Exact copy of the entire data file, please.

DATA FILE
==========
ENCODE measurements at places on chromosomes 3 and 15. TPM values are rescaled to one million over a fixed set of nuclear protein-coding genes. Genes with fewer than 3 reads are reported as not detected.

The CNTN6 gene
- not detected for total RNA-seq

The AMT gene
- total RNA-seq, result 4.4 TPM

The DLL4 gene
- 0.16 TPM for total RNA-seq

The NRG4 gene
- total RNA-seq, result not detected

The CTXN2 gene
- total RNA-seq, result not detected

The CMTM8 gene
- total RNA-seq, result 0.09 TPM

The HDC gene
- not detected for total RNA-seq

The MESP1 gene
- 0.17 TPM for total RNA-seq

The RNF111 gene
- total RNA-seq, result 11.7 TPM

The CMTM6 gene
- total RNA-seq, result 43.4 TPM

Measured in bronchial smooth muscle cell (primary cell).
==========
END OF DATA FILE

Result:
ENCODE measurements at places on chromosomes 3 and 15. TPM values are rescaled to one million over a fixed set of nuclear protein-coding genes. Genes with fewer than 3 reads are reported as not detected.

The CNTN6 gene
- not detected for total RNA-seq

The AMT gene
- total RNA-seq, result 4.4 TPM

The DLL4 gene
- 0.16 TPM for total RNA-seq

The NRG4 gene
- total RNA-seq, result not detected

The CTXN2 gene
- total RNA-seq, result not detected

The CMTM8 gene
- total RNA-seq, result 0.09 TPM

The HDC gene
- not detected for total RNA-seq

The MESP1 gene
- 0.17 TPM for total RNA-seq

The RNF111 gene
- total RNA-seq, result 11.7 TPM

The CMTM6 gene
- total RNA-seq, result 43.4 TPM

Measured in bronchial smooth muscle cell (primary cell).